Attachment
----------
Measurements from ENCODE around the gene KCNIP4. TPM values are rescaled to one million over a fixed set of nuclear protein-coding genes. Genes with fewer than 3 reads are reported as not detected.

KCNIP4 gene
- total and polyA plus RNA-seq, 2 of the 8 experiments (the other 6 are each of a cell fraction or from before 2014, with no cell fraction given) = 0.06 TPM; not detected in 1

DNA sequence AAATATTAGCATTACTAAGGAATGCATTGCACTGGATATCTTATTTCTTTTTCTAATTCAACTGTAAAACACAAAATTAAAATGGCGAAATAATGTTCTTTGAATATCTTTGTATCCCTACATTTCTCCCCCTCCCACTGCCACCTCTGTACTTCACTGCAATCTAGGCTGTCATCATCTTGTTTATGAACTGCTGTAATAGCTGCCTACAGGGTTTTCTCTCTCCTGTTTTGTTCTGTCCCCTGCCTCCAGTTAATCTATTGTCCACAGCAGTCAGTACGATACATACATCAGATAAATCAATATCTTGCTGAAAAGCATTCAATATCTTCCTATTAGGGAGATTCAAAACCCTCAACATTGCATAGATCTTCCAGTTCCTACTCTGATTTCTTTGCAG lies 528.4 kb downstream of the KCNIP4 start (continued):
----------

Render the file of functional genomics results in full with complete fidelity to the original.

Measurements from ENCODE around the gene KCNIP4. TPM values are rescaled to one million over a fixed set of nuclear protein-coding genes. Genes with fewer than 3 reads are reported as not detected.

KCNIP4 gene
- total and polyA plus RNA-seq, 2 of the 8 experiments (the other 6 are each of a cell fraction or from before 2014, with no cell fraction given) = 0.06 TPM; not detected in 1

DNA sequence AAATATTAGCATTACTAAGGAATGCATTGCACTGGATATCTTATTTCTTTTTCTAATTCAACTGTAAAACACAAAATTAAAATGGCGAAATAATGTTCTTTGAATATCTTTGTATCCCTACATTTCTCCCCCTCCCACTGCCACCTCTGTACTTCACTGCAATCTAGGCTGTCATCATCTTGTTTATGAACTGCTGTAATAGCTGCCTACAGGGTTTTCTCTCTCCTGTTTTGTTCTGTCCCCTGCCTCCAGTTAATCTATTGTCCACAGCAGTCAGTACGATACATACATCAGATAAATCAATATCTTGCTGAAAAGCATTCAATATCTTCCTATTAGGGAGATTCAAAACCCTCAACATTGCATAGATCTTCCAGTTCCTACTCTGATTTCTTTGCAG lies 528.4 kb downstream of the KCNIP4 start (continued):